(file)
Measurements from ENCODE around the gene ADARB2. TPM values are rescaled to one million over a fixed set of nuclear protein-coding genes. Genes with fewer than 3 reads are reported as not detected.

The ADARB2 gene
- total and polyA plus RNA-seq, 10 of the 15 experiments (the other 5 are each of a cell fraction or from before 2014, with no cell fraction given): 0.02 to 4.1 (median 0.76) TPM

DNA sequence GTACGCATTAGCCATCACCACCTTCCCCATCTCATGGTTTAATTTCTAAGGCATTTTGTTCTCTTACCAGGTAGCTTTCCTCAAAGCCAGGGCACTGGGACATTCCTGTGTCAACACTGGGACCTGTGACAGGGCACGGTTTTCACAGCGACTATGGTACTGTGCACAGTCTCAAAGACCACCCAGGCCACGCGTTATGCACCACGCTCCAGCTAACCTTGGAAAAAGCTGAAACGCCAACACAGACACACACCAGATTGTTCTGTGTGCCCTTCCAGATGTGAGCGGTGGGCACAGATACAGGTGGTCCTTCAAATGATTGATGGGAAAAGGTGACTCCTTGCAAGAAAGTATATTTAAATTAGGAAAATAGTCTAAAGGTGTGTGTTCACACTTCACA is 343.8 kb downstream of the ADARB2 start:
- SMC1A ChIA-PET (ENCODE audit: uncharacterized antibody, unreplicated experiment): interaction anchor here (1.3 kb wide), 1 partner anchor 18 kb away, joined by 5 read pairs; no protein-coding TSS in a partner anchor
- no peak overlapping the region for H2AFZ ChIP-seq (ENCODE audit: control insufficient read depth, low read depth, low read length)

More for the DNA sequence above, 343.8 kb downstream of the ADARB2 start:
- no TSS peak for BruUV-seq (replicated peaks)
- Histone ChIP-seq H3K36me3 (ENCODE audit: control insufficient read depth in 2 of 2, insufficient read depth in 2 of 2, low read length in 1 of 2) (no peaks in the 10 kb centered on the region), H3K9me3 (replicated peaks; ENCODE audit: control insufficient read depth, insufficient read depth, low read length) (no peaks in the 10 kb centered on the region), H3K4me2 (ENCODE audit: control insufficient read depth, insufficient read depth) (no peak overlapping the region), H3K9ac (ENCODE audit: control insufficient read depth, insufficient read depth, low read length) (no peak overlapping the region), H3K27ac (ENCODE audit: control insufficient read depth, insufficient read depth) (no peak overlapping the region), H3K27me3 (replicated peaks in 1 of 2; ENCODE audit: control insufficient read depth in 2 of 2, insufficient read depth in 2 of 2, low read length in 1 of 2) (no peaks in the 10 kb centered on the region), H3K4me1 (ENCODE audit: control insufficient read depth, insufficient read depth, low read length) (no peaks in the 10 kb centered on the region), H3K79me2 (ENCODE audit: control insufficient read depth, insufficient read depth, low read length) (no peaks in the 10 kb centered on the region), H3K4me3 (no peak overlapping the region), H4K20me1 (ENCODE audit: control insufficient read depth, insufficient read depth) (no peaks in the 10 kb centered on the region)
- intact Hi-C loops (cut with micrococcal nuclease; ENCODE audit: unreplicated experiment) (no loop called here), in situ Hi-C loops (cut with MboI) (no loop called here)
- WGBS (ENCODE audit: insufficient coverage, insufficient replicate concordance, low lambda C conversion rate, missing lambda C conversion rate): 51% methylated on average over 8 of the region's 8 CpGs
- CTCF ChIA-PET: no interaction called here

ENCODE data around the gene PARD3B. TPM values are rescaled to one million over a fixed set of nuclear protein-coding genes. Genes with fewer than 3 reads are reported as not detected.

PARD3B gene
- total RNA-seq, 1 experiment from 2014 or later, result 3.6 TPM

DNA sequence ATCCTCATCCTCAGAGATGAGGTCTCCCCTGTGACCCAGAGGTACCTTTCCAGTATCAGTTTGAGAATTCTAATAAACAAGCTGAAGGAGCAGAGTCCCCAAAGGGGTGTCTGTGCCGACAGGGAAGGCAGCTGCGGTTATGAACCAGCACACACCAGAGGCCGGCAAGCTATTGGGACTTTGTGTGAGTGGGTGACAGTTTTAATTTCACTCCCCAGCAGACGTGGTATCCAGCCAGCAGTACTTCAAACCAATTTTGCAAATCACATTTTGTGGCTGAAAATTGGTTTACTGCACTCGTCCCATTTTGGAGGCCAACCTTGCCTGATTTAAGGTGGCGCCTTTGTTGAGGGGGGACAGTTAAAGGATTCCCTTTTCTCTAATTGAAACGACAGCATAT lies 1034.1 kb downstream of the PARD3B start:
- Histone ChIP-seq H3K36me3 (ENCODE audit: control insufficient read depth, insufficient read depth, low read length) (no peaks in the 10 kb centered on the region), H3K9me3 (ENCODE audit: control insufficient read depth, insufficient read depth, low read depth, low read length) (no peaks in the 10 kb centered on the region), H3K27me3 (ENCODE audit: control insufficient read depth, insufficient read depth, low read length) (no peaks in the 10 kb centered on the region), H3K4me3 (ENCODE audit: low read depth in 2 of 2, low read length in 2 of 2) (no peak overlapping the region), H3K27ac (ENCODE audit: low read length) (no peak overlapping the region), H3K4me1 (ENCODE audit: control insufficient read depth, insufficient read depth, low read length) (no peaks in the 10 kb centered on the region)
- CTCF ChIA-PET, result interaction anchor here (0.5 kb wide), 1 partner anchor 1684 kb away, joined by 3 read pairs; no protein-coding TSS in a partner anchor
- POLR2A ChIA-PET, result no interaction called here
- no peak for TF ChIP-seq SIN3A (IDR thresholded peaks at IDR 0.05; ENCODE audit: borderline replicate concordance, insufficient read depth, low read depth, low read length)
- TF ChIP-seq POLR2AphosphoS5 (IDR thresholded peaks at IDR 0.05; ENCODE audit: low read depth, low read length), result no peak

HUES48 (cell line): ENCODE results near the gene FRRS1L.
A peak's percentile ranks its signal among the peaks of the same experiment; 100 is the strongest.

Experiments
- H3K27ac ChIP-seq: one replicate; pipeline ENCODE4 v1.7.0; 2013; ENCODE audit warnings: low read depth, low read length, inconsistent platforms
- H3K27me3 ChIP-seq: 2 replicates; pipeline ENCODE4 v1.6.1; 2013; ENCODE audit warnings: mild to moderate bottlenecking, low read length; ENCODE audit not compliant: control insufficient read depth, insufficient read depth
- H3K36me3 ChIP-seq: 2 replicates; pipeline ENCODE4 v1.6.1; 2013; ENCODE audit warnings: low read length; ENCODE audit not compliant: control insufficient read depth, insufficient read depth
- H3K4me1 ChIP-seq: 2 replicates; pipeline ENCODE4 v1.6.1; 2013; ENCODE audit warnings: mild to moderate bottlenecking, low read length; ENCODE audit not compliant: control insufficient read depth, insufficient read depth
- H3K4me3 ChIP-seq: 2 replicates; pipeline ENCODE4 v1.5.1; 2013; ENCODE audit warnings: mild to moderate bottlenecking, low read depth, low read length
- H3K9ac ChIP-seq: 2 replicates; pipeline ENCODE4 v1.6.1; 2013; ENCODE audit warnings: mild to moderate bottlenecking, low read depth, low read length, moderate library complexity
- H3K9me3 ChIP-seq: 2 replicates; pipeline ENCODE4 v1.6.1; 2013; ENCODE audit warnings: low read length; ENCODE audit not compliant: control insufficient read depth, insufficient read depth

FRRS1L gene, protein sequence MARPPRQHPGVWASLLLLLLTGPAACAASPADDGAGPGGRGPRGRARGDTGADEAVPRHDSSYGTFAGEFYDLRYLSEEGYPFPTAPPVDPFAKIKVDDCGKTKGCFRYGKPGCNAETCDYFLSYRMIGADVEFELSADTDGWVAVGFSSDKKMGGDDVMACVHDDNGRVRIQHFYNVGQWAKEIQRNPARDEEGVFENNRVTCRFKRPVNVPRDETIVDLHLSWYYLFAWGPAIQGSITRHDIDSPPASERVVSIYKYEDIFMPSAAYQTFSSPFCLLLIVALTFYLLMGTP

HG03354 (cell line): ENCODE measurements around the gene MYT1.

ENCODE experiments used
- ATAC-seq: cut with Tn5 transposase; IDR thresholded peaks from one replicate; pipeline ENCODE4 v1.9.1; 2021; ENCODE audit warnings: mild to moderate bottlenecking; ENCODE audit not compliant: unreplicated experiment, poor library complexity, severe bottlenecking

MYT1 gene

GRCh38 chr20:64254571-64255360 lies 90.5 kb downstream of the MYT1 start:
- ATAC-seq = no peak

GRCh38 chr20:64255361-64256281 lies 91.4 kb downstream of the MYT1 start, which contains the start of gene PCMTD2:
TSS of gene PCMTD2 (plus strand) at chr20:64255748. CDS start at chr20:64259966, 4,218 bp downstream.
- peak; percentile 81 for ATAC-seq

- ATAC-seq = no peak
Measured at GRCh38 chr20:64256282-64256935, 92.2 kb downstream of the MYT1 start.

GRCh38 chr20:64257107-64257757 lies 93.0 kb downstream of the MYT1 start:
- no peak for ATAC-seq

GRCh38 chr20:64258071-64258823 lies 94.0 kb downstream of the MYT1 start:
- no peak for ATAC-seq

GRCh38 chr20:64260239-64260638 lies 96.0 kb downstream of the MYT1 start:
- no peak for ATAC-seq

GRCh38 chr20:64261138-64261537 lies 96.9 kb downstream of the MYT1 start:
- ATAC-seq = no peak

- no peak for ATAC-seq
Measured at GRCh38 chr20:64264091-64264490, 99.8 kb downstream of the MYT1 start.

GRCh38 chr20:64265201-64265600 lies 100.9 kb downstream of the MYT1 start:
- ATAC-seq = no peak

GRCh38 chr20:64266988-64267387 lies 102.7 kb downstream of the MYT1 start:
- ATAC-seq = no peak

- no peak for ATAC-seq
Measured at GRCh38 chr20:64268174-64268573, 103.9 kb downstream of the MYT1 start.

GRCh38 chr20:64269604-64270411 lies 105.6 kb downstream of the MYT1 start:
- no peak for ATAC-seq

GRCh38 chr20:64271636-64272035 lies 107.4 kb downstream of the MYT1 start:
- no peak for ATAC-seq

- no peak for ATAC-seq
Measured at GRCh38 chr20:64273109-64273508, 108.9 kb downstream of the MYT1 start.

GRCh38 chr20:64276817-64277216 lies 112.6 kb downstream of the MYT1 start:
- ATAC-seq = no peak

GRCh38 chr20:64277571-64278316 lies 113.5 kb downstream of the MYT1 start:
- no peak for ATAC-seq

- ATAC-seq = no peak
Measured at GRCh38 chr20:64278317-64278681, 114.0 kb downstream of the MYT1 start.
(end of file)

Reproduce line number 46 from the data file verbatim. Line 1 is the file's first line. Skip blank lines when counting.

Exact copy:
GRCh38 chr20:64258071-64258823 lies 94.0 kb downstream of the MYT1 start: